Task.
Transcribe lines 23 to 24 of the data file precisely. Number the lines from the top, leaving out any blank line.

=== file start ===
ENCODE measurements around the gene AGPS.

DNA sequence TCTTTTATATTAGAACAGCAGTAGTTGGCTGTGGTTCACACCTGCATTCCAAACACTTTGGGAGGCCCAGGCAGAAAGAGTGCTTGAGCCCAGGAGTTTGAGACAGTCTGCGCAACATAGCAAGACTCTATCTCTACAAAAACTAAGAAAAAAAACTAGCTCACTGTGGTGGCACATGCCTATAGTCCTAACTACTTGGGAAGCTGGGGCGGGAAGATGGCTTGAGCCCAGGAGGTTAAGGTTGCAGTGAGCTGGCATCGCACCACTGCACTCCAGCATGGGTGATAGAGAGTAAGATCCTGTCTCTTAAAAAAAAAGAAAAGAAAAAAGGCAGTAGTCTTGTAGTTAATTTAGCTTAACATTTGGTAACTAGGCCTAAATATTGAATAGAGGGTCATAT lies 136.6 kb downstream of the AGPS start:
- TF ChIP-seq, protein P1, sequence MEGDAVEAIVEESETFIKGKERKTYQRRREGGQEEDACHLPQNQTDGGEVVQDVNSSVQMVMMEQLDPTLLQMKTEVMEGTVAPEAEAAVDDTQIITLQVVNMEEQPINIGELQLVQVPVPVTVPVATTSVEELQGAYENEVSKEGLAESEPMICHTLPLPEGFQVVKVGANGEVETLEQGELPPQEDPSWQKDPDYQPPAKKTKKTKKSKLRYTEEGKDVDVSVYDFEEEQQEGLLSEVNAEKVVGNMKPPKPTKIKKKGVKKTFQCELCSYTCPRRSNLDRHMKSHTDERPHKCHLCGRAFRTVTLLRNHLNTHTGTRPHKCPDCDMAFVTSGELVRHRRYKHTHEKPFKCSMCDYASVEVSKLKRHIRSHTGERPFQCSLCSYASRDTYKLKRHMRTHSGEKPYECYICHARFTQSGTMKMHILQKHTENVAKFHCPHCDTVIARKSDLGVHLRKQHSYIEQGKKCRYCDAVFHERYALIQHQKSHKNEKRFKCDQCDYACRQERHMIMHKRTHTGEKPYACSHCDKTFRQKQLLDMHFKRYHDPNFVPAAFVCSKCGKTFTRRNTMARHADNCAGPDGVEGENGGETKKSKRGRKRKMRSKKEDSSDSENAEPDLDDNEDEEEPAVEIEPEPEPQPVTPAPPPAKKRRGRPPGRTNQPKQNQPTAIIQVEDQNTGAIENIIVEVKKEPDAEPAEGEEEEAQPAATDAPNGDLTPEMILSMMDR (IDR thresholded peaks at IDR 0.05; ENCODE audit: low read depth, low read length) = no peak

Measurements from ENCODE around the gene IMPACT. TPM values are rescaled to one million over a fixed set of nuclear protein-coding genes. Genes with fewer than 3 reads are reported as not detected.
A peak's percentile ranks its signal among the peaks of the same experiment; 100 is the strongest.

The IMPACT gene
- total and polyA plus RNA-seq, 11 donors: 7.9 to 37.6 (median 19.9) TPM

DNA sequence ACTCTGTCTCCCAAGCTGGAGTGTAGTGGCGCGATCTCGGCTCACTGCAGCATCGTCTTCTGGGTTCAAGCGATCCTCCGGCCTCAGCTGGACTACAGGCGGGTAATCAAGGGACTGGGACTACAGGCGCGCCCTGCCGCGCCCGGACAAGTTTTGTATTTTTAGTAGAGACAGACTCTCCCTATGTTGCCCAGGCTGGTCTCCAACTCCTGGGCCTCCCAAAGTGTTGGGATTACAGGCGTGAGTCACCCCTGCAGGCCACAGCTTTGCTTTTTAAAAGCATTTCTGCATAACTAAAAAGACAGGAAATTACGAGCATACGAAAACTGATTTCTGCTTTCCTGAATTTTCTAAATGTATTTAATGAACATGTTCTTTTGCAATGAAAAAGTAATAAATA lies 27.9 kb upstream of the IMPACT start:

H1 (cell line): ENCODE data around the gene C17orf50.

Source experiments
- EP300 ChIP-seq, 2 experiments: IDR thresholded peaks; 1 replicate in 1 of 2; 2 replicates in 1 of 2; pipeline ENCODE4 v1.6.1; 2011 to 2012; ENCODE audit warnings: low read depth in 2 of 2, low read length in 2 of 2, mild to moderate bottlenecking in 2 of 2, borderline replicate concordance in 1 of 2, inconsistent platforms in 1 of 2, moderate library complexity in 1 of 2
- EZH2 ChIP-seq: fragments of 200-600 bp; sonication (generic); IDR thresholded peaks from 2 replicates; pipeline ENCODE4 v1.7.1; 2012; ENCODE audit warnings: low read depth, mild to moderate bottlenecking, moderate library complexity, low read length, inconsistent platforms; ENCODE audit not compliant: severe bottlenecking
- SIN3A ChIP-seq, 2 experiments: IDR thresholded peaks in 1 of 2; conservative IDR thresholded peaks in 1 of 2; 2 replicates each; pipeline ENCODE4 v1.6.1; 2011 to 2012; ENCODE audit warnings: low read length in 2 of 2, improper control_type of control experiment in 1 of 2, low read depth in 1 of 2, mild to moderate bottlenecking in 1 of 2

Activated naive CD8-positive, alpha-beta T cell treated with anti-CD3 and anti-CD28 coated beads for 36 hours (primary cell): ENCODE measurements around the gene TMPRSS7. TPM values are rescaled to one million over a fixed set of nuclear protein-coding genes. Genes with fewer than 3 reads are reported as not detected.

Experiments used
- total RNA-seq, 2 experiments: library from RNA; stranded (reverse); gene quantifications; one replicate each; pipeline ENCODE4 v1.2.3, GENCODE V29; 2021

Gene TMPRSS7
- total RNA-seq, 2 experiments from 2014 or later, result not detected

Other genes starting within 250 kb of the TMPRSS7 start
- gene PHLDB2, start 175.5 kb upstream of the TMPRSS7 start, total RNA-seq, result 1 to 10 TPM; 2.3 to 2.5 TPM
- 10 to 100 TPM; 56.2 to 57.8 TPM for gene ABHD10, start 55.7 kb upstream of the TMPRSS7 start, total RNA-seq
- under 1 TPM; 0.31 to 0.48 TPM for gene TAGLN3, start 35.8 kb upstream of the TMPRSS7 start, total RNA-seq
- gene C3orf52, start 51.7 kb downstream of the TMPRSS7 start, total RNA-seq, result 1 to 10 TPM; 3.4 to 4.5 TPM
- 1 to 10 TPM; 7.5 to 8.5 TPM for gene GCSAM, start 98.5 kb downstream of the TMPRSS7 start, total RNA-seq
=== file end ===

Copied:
- gene C3orf52, start 51.7 kb downstream of the TMPRSS7 start, total RNA-seq, result 1 to 10 TPM; 3.4 to 4.5 TPM
- 1 to 10 TPM; 7.5 to 8.5 TPM for gene GCSAM, start 98.5 kb downstream of the TMPRSS7 start, total RNA-seq